Monday, 21 March 2016

Unblocking the creative artist

Today, as for the past many days, I have been correcting my book manuscript. My editor (I have an editor!... Eeeeek! And WOOHOOO!) has suggested many changes. I’ve been sitting here, starting each day with mantras and positivity and excitement; each day has pretty much descended into boredom, resentment and rage, me wanting to throw a heavy tome at someone’s head. (I hate some of the changes I’ve been asked to do, which seem pointless and are taking ages; and I hate, already in advance, the unseen judge who will write a review of my academic book – formerly The Thesis – and will probably slag it off, the way academics do: ‘I was not convinced by’, ‘It is not clear why the author has chosen’, and so on.)

When I am not editing/ weeping/ snarling quietly/ slamming doors and storming off, I dip in and out of a lovely book I’ve been reading – which is called ‘The Artist’s Way', by Julia Cameron. (I love this book.  It’s like carrying around a kind friend in your bag pocket. I discovered it only a couple of weeks ago. Like all the other great books, it has of course been around for years, and I am only now discovering it – annoying, but perhaps now is when I need it most.)

This morning (buoyed by a positive pep talk by a guru friend the night before, who said nice things and reminded me to be positive, and suggested that I start my day with a positive visualization of exactly how great I will feel when my book is finished), I opened my Kindle to have a glance at ‘The Artist’s Way’. The page which presented itself to my astonished eyes bore the sub-heading: ‘Blasting Through Blocks’.

‘In order to work freely on a project, an artist must be at least functionally free of resentment (anger) and resistance (fear). […] Any buried barriers must be aired before the work can proceed. The same holds true for any buried payoffs for not working. They are, instead, recognizable artistic defences against what is perceived (rightly or wrongly) as a hostile environment.’

This is what ‘The Artist’s Way’ recommends for ‘Blasting through Blocks’.

-       1. Write down any resentments to do with this project (these might be, say, I resent the fact that I’m being asked to do extra work I’m not getting paid for; I resent this editor, she just nitpicks; I resent the fact that I can’t write whatever I want, but everything I write is policed by some academics…)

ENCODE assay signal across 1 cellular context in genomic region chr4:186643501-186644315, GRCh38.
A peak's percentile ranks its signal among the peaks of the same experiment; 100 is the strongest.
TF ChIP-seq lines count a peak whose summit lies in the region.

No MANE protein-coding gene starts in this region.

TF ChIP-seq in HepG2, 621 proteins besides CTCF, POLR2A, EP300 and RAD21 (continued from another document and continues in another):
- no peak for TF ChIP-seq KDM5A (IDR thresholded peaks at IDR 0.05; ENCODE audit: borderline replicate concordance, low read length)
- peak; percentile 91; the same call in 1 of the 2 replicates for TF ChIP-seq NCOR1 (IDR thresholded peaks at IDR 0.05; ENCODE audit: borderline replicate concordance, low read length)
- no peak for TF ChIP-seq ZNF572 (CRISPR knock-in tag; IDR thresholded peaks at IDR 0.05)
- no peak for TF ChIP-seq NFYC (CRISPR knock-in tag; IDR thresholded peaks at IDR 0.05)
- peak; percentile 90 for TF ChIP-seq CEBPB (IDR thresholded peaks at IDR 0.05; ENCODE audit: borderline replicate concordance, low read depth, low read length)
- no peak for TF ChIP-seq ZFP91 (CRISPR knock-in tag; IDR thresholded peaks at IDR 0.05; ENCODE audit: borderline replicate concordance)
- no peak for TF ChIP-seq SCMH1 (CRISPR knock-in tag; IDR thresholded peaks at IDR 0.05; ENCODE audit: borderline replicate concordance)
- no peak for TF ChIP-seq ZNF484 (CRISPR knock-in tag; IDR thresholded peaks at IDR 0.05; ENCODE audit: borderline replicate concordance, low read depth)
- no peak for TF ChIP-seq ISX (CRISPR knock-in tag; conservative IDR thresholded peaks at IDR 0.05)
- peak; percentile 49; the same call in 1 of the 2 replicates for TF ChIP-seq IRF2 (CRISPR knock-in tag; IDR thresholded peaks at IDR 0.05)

-       2. Write down your fears (for example, I’m afraid this work will be rubbish; I’m afraid they won’t like it; I’m afraid the reviewers will pick on all the things I did wrong, and not praise any of the good things that I worked so hard on; I’m afraid that, if I write something by myself and it hasn’t been checked by clever friends and supervisors, then it’s not good enough… I’m afraid that I’m not good enough…)

-       3. Have you written them all down? Any secret anger or resentment or fear? Write it down now. (reread resentments and fears; sure I can think of some more…)

-       4. What do I gain by not doing this piece of work? What's the payoff for not working? (mine might be: if I don't do this piece of work, I can go for coffee, piss about, do yoga, play guitar. Write to a friend. Be happy, be free. Do something creative. If I don't write it, no-one will be able to hate it. If I don't do it, no-one will ever need to know it was a bit rubbish... [But then, surely it's better to have a slightly rubbish book out, than have an imaginary perfect book in my head that no one can read?...])

-       5. Make a pact with the ‘Creator’, which goes like this: ‘Okay, Creative Force. You take care of the quality, I’ll take care of the quantity’.

And now I’m writing…

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